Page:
Preheat the oven to 375 degrees F. Lightly mist a shallow 2-quart baking or gratin dish with cooking spray.

Thinly slice the squash, zucchini, potato, and onion 1/4-inch thick with a mandolin or by hand. Shingle the vegetables in the prepared baking dish in one layer. Season with salt and pepper. Sprinkle with the rosemary leaves and drizzle with olive oil. Cover with foil and bake until the potatoes are tender, 30 to 35 minutes.

Remove the foil; sprinkle with the cheese. Bake until the cheese is browned and most of the liquid has evaporated, about 45 minutes more. Let stand at least 10 minutes. Serve warm or at room temperature.

Nutritional analysis per serving

Calories 87; Total Fat 5.2g (Sat Fat 2.2g, Mono Fat 1.7g, Poly Fat 0.3g) ; Protein 3g; Carb 8g; Fiber 1.5g; Cholesterol 5mg; Sodium 163mg

This dish is based on a traditional Provencal dish called a tian, the perfect baked dish for showcasing summer vegetables. Try swapping rosemary for thyme or oregano, or adding thinly sliced summer eggplant to the mix.

One of Five Recipes that use Zucchini: Just In Case You Have A Lot!Zucchini Pancakes Recipe : Ina Garten : Food Network



2 medium zucchini (about 3/4 pound)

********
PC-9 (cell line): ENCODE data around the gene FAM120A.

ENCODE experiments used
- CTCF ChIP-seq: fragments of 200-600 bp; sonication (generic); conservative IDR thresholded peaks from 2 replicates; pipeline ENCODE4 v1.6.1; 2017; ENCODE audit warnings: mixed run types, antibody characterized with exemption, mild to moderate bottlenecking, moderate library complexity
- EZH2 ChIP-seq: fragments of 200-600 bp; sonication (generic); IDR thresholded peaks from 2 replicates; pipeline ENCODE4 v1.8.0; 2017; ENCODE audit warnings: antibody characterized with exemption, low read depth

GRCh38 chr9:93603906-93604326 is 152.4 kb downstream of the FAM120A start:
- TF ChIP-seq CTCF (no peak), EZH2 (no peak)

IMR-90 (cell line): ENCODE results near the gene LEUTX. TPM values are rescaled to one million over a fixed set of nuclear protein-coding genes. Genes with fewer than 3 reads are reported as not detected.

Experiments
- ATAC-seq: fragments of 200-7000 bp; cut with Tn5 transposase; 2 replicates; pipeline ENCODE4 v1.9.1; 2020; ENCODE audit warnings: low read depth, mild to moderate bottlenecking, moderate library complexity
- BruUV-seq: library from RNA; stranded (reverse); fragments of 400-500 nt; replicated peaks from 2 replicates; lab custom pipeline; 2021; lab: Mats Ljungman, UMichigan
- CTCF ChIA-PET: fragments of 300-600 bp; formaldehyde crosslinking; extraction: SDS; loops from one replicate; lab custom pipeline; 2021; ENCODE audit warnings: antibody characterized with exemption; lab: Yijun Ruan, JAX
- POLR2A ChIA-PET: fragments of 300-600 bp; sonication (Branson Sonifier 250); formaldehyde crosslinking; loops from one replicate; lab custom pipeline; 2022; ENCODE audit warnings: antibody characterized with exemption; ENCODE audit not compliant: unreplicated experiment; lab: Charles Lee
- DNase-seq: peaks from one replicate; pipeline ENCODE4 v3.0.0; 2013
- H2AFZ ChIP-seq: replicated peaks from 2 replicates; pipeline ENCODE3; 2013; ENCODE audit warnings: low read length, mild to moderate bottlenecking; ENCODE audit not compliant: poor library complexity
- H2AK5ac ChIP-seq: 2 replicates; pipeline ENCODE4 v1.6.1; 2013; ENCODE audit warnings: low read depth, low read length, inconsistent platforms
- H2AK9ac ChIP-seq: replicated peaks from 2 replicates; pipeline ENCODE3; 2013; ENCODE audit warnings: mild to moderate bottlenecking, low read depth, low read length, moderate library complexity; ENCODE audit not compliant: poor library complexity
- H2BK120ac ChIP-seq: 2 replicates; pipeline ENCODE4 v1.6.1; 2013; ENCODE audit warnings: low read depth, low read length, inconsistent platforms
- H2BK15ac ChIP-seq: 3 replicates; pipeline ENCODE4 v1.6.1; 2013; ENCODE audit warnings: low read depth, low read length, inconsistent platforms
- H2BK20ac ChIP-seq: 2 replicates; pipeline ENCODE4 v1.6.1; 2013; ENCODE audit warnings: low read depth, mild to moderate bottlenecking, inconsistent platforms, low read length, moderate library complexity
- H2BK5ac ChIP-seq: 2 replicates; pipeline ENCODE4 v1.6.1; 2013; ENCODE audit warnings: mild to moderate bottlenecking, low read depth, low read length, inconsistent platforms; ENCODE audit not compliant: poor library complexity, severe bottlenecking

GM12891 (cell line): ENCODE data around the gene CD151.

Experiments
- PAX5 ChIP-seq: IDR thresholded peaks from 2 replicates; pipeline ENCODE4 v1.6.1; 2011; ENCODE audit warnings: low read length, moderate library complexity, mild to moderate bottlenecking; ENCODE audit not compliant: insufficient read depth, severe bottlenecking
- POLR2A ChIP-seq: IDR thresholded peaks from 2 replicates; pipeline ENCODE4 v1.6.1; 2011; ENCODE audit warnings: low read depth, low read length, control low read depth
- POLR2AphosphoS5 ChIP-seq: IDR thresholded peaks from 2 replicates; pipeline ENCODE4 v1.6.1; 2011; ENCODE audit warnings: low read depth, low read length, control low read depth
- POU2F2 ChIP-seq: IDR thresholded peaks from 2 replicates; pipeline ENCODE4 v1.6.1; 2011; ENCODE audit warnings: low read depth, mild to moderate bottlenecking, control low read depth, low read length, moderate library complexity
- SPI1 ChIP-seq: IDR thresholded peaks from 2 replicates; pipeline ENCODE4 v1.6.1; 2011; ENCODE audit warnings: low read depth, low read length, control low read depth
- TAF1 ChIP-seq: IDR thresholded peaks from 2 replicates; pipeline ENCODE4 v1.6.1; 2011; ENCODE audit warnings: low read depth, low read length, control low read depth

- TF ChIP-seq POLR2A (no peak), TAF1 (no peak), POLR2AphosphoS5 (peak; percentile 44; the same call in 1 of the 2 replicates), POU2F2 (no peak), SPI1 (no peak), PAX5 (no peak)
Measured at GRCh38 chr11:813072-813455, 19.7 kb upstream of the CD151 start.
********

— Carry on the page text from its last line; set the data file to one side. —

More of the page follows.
2 tablespoons grated red onion
2 extra-large eggs, lightly beaten
6 to 8 tablespoons all-purpose flour
1 teaspoon baking powder
1 teaspoon kosher salt
1/2 teaspoon freshly ground black pepper
Unsalted butter and vegetable oil

Preheat the oven to 300 degrees F.
Grate the zucchini into a bowl using the large grating side of a box grater. Immediately stir in the onion and eggs. Stir in 6 tablespoons of the flour, the baking powder, salt, and pepper. (If the batter gets too thin from the liquid in the zucchini, add the remaining 2 tablespoons of flour.)
Heat a large (10 to 12-inch) saute pan over medium heat and melt 1/2 tablespoon butter and 1/2 tablespoon oil together in the pan. When the butter is hot but not smoking, lower the heat to medium-low and drop heaping soup spoons of batter into the pan. Cook the pancakes about 2 minutes on each side, until browned. Place the pancakes on a sheet pan and keep warm in the oven. Wipe out the pan with a dry paper towel, add more butter and oil to the pan, and continue to fry the pancakes until all the batter is used. The pancakes can stay warm in the oven for up to 30 minutes. Serve hot.
2006, Barefoot Contessa at Home, All Rights Reserved
© 2016 Television Food Network, G.P. All Rights Reserved.

Read more at: http://www.foodnetwork.com/recipes/ina-garten/zucchini-pancakes-recipe.print.html?oc=linkback

Source: Zucchini Pancakes Recipe : Ina Garten : Food Network

Dwarf Tomato Project

I am trialing 6 dwarf tomatoes in pots this year.  So far I am happy with them. I will share some pictures and notes on it in a blog post to come. For now, check it out.

Here is some information on the project. Essentially, they are developing tomato plants that will not grow very large (2 to 4.5 feet) in order to give gardeners who have limited space a chance to grow larger tomatoes. It also works well for the rest of us with space. Slicers and dwarf plants don’t usually end up in the same sentence.


Source: Dwarf Tomato Project